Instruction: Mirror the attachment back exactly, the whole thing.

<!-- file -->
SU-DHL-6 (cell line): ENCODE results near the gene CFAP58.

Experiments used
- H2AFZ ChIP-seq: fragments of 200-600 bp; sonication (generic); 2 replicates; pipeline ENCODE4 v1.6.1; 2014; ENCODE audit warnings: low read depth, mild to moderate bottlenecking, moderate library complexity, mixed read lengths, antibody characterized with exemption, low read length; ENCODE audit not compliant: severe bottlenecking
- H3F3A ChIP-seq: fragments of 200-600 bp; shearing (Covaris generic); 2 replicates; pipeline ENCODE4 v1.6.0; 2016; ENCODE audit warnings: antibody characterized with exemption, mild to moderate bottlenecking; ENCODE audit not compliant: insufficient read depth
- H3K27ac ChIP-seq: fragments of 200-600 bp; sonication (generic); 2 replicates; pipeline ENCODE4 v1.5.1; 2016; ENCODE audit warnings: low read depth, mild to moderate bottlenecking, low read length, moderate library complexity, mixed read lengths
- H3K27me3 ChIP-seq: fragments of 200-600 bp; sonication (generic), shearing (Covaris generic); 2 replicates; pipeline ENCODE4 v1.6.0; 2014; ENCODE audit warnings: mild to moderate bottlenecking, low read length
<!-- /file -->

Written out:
SU-DHL-6 (cell line): ENCODE results near the gene CFAP58.

Experiments used
- H2AFZ ChIP-seq: fragments of 200-600 bp; sonication (generic); 2 replicates; pipeline ENCODE4 v1.6.1; 2014; ENCODE audit warnings: low read depth, mild to moderate bottlenecking, moderate library complexity, mixed read lengths, antibody characterized with exemption, low read length; ENCODE audit not compliant: severe bottlenecking
- H3F3A ChIP-seq: fragments of 200-600 bp; shearing (Covaris generic); 2 replicates; pipeline ENCODE4 v1.6.0; 2016; ENCODE audit warnings: antibody characterized with exemption, mild to moderate bottlenecking; ENCODE audit not compliant: insufficient read depth
- H3K27ac ChIP-seq: fragments of 200-600 bp; sonication (generic); 2 replicates; pipeline ENCODE4 v1.5.1; 2016; ENCODE audit warnings: low read depth, mild to moderate bottlenecking, low read length, moderate library complexity, mixed read lengths
- H3K27me3 ChIP-seq: fragments of 200-600 bp; sonication (generic), shearing (Covaris generic); 2 replicates; pipeline ENCODE4 v1.6.0; 2014; ENCODE audit warnings: mild to moderate bottlenecking, low read length